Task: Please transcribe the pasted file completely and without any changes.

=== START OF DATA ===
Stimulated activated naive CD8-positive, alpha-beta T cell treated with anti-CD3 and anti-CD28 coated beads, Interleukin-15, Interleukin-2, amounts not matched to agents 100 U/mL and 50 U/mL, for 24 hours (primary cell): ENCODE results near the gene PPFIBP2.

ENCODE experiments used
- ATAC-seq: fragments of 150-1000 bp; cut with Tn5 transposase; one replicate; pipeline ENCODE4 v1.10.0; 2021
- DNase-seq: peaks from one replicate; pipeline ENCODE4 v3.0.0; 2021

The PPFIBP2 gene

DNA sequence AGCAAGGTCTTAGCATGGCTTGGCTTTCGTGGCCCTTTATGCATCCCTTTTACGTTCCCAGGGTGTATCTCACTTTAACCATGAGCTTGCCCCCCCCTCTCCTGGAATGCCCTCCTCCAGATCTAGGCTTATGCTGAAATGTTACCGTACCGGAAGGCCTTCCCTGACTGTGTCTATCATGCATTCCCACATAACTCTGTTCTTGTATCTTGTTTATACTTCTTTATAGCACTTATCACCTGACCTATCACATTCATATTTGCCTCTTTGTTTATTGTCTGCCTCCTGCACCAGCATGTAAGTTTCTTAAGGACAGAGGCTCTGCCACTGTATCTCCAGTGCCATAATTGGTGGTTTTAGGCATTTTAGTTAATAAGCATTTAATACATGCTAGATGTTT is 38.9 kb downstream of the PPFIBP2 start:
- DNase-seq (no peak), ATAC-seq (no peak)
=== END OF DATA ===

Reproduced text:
Stimulated activated naive CD8-positive, alpha-beta T cell treated with anti-CD3 and anti-CD28 coated beads, Interleukin-15, Interleukin-2, amounts not matched to agents 100 U/mL and 50 U/mL, for 24 hours (primary cell): ENCODE results near the gene PPFIBP2.

ENCODE experiments used
- ATAC-seq: fragments of 150-1000 bp; cut with Tn5 transposase; one replicate; pipeline ENCODE4 v1.10.0; 2021
- DNase-seq: peaks from one replicate; pipeline ENCODE4 v3.0.0; 2021

The PPFIBP2 gene

DNA sequence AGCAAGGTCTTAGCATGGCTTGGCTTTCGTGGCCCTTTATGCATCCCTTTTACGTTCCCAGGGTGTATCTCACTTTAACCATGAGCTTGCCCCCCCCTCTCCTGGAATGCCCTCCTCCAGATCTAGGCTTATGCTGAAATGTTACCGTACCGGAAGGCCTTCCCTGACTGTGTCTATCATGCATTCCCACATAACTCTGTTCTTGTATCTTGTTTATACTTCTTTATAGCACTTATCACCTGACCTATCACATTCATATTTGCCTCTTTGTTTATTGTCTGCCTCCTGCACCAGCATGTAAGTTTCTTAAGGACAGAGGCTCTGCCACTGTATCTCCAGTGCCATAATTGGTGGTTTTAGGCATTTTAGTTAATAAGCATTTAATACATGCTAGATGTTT is 38.9 kb downstream of the PPFIBP2 start:
- DNase-seq (no peak), ATAC-seq (no peak)